At a Glance
The R12 billion South African sugar industry is cost-competitive, consistently ranking in the top 15 out of approximately 120 sugar producing countries worldwide. Stretching across two provinces of South Africa, namely Mpumalanga and KwaZulu-Natal, the sugar industry makes a positive difference to the lives of more than a million people and is a catalyst to economic growth and development.
The sugar industry provides employment in job starved regions often in deep rural areas where there is little other economic activity or employment opportunity. The industry provides education and training, contributes to excellence in research, science and technology, supporting enterprises, and ensuring the sustainable use of natural resources.Opportunities for this industry to contribute further to South Africa lie ahead and include renewable energy.
The South African sugar industry has transferred 21% of freehold land under cane from white to black owners since 1994 off a base of 5%. This industry’s proactive stance on land reform, which commenced in 1996, has been the foundation for the achievement to date.
The multi-layered approach to land reform is one of the reasons that the sugar industry land transfer statics are substantially higher than the national average. The industry has worked closely with the government on numerous land reform projects which have contributed to the success of land reform in the industry.
Growing the Economy
Based on revenue generated through sugar sales in the SACU region as well as world market exports, the South African sugar industry generates an annual estimated average direct income of over R12 billion.
The South African sugar industry makes an important contribution to employment and sustainable socio-economic development, particularly in rural areas. This is built on its agricultural and industrial investments, foreign exchange earnings, labour intensity, and linkages with major suppliers, support industries and customers.
It is a diverse industry, combining the agricultural activities of sugarcane cultivation with the manufacture of raw and refined sugar, syrups, specialised sugars by-products and co-products. In line with developments in the global sugar sector, it has the potential to be a producer of renewable energy, bio-fuels and bio-plastics.
An important feature of the industry is that there is employment in rural and deep rural areas in job starved regions where there is often little other economic opportunity. Direct employment occurs in both in the sugar cane field and the sugar mills and cuts across a diverse array of skills from farm labourer to agricultural scientist.
There is also direct and indirect employment through numerous support industries in the provinces where sugarcane is grown and processed. The sugar industry creates approximately 79 000 direct jobs, which represents over 11% of the total agricultural workforce in South Africa. In addition there are the registered cane growers supplying cane for processing to sugar mills. Indirect employment is estimated at 350 000 jobs. Approximately one million people or 2% of South Africa’s population depend on the sugar industry for a living.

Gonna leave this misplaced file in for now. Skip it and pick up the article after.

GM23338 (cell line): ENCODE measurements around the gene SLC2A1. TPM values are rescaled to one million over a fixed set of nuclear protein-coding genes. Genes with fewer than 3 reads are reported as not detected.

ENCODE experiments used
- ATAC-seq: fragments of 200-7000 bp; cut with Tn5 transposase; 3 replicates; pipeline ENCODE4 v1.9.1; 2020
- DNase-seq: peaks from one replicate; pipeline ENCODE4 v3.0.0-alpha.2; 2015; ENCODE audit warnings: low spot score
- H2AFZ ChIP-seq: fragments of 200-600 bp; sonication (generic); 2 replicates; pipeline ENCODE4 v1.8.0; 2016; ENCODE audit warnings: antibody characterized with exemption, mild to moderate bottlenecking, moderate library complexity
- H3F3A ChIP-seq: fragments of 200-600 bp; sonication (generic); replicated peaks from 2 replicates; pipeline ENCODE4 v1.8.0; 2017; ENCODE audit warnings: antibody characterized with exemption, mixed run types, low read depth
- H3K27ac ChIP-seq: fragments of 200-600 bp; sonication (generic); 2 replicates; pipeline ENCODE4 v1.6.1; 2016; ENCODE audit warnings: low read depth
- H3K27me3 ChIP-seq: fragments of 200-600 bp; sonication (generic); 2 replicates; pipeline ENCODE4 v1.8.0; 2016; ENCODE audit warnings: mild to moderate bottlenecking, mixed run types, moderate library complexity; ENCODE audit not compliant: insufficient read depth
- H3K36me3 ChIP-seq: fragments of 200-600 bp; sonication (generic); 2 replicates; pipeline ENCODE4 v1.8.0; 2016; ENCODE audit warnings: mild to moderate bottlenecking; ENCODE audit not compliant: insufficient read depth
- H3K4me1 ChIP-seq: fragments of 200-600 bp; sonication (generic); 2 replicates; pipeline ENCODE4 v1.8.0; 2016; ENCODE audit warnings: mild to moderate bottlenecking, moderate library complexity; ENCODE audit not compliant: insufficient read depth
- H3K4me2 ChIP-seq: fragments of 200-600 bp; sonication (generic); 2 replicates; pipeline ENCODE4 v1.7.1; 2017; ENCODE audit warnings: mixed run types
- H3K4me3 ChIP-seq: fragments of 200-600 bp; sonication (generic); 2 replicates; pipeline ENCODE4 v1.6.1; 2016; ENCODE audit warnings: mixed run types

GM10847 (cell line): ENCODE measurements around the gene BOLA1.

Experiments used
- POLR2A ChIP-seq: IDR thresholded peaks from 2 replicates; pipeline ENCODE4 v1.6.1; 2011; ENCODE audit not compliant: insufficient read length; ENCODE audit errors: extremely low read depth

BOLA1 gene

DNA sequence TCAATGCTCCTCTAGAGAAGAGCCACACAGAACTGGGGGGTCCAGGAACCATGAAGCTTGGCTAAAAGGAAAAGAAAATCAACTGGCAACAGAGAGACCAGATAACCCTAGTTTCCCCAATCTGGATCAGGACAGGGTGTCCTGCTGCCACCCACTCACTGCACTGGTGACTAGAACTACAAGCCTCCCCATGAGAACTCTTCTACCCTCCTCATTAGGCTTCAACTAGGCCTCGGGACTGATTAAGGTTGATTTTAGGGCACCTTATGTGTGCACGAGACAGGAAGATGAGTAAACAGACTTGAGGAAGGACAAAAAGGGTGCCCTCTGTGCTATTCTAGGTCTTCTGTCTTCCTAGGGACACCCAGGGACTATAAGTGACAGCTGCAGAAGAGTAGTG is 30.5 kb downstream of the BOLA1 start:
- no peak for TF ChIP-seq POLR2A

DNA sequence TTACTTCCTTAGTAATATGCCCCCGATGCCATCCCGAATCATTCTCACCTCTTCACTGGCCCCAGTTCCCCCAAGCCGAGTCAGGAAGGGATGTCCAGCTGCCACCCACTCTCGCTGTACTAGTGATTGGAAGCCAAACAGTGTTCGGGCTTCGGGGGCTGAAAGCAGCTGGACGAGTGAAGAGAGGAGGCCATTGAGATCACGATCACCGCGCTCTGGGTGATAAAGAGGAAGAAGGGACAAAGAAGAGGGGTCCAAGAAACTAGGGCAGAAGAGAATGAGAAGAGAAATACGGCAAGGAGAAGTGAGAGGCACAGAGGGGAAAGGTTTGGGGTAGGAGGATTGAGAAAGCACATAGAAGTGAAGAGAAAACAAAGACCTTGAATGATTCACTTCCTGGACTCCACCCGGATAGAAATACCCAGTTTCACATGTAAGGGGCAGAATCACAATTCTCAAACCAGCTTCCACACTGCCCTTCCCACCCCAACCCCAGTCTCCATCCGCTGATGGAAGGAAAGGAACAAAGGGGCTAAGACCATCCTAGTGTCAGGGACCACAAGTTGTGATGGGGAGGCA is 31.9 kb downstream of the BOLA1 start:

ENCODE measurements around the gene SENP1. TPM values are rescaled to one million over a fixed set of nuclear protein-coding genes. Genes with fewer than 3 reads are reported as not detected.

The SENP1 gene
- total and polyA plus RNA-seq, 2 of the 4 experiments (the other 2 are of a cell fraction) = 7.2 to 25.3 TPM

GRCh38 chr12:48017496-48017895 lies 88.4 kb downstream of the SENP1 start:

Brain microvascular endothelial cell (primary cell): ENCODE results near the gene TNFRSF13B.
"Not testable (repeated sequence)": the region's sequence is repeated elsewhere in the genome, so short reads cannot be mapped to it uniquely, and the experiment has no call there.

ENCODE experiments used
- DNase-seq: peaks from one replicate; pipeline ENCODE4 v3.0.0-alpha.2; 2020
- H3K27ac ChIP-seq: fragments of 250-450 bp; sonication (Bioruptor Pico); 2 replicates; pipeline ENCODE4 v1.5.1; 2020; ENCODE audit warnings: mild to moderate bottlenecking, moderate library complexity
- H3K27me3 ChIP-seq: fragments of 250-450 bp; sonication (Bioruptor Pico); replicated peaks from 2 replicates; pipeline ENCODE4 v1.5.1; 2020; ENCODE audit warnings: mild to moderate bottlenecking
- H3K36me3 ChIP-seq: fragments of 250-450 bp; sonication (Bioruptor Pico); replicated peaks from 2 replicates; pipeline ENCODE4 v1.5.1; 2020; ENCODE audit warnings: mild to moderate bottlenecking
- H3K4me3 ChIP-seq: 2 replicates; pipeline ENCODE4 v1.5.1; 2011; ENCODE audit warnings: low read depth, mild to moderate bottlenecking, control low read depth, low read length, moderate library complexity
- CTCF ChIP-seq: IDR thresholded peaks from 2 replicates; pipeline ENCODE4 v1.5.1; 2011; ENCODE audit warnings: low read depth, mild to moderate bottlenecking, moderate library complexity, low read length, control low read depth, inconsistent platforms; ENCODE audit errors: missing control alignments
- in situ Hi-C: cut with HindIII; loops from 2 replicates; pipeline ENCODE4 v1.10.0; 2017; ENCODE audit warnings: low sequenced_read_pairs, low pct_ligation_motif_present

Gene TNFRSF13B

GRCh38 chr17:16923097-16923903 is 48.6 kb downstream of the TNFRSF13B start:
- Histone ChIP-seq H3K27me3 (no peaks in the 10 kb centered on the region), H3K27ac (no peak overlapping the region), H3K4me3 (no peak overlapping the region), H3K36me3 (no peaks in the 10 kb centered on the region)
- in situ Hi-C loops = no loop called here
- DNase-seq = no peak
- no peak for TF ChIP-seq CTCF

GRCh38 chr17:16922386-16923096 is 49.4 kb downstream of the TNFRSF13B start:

Sugarcane is grown by approximately 24 000 registered sugarcane growers farming predominantly in KwaZulu-Natal with substantial operations in Mpumalanga, and some sugarcane production in the Eastern Cape. Sugar is manufactured by six milling companies with 14 sugar mills operating in the cane-growing regions. The industry produces an average of 2,2 million tons of sugar per season. About 75% of this sugar on average is marketed in the Southern African Customs Union (SACU). The remainder is exported to markets in Africa, Asia and the USA.
Sugarcane is a strategic crop for Kwazulu-Natal and Mpumalanga, where sugarcane production is located, comprising nearly 50% of field crop gross farming income across the two provinces.
Stability of rural areas
A unique relationship exists between sugarcane and sugar production, in that cane is a bulky, non-tradable commodity which requires rapid post-harvest processing in order to preserve the sucrose in the cane stalk. As a result sugar mills are always located as close as possible to cane supply. The financial viability of these significant capital investments is entirely dependent on a sustainable supply of sugarcane in each mill supply area.
This in turn means the sheer size of economic activity generated in rural areas through the activities of sugarcane cultivation and sugar production generates a vast number of jobs in support industries and commerce. In most cases the sugar mill and accompanying cane farms form the backbone of the nearest rural town and are major contributors to the development of secondary economic activity, services and Infra-structure that otherwise would be absent.